It’s been a relatively slow summer on the river; with holidays and the kids off school, I’ve only managed a few little evening sessions, trying different beats, with little luck. However, with home life back to normal I booked a day off to have a proper session on the Avon at Amesbury. This has become one of my favourite beats; its over two miles long with three wading sections and a good variety of different bank sections.
I arrived to a crisp but gorgeously clear September morning which promised to be hot and sunny later on. I chucked my gear on, including my new chest pack and hiked down to the bottom of the beat where there are two wading sections. I’d fished one before, with good results, but decided to try the other, slightly deeper section as the river, as a whole, was much lower than before. There was a significant amount of weed so although there were no visible signs of rising fish I decided to stick to dries as nymphs would just get tangled. I’d seen the first signs of daddies on the water on a quick session a few weeks ago and with no obvious hatches I thought a big daddy might induce some takes. I’d tied a few foam daddy’s based on Davie McPhails version but slightly smaller, on a size 12 barbless dry.
I dropped into the water, carefully waded into the middle and started casting into likely looking spots. I’ve found that the brownies don’t like sitting on weed (although they quite happily swim into it when spooked) so aimed at the clearer chalky areas in between the weed. After just 4-5 casts, my daddy was engulfed in a big swirl and I managed to delay long enough to set the hook with a gentle lift of the rod. This immediately felt more substantial than previous catches and after a short fight I netted a beautiful brown trout of around 2lb. I continued this method and a short while later had another big swirl at the daddy, with a decent sized grayling, around 1-1.5lb, coming to the net.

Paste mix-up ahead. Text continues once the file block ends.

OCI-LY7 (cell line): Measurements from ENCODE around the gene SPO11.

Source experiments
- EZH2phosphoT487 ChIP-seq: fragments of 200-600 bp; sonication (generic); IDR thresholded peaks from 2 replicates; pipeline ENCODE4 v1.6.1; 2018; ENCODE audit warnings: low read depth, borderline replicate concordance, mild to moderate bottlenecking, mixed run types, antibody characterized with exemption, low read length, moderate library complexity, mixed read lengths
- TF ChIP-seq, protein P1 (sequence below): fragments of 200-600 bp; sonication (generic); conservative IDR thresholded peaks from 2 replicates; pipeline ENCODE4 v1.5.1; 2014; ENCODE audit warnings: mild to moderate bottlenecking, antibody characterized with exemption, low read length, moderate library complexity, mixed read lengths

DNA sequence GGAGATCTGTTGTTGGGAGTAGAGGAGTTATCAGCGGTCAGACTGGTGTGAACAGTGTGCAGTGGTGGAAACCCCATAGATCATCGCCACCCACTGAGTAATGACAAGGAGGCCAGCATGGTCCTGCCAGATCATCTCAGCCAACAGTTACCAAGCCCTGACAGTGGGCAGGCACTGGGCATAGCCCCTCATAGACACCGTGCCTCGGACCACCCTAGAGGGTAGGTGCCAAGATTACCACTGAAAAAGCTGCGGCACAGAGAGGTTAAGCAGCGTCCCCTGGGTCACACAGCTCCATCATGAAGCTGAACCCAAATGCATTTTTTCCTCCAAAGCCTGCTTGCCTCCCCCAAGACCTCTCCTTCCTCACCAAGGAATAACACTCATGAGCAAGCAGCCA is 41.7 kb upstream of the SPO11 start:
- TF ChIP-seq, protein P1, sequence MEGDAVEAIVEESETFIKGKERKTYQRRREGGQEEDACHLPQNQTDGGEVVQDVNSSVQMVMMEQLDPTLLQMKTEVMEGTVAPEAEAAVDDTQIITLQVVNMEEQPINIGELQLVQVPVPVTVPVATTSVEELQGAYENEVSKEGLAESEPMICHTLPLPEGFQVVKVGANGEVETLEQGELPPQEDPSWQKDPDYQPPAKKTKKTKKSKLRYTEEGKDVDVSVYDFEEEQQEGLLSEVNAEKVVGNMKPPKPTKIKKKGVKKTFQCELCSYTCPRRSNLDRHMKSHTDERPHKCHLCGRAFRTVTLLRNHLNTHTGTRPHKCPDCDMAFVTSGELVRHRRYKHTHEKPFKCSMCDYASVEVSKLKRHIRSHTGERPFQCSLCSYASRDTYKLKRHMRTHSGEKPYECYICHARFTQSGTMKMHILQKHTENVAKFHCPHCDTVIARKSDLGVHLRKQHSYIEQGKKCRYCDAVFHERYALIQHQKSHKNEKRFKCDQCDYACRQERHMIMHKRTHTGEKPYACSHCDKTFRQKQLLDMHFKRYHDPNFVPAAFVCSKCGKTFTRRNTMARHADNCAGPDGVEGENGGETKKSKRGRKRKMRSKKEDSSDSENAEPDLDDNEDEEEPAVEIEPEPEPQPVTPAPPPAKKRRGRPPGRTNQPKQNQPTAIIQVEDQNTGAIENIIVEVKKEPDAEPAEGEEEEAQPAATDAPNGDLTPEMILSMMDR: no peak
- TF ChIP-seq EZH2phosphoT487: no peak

There was no other interest through the rest of the wading section. It was getting close to lunchtime by this point (its surprising how time flies when you’re wading in this way) so I decided to hit a few likely bank spots on my way back to the car. I missed a few more takes to the daddy on the way to finish off a fun morning.
After a lazy lunch, I made my way back to the river and set off in the other direction to fish the bank and hit another wading section at the top end of the beat. By this time the sun was high in the sky and the temperature had risen to a toasty twenty degrees. This is a wider, shallower section of water and there was a vein of thick weed laying above the water right down the middle. There were fish rising but, typically, they were on the far bank. It was just too far to be able to cast accurately and strike properly with the trees behind (which now have a few more of my flies in them) and the weed. I persevered for a while but as I reached the wading section another angler was just starting. I had a choice at this point: either wait for him to get ahead and the water to settle, call it a day or trek back up the river to the other wading sections. It was so lovely out here, I didn’t want to go home just yet and I hoped there might be an early evening rise as the sedges came out. I had a quick break and then walked back up the river to the far wading section I had missed earlier.
By this time, the trees were wearing my daddies and, as the sedges were out, it seemed daft not to match the hatch. I tried a few different options as I waded upstream with a few swirls but no concrete takes. At the end, there is a deeper section before a small bridge and as I reached this area I saw a series of consistent rises. I’ve not had much luck with sedges so far and I had been wandering whether I was tying them too big – the river sedges here certainly look smaller than sedges I’ve seen hatching on reservoirs. I stuck on a CDC and deer hair sedge which I had tied on a smaller, size 14 hook with much less deer hair than previous versions. I waded slowly into place and managed to drop my fly into the middle of the rises. As soon as it dropped, there was a swirl rather than a take but I delayed slightly and lifted my rod, feeling the line tighten immediately to another decent sized grayling. The commotion didn’t seem to put off the other fish as the rises continued. A couple of casts later I had another grayling to the same fly. This did manage to put any other fish down, so I decided to call it a day.
So, a lovely day out with fabulous weather, great surroundings and a good bag of four fish, all caught on dries. Perfect!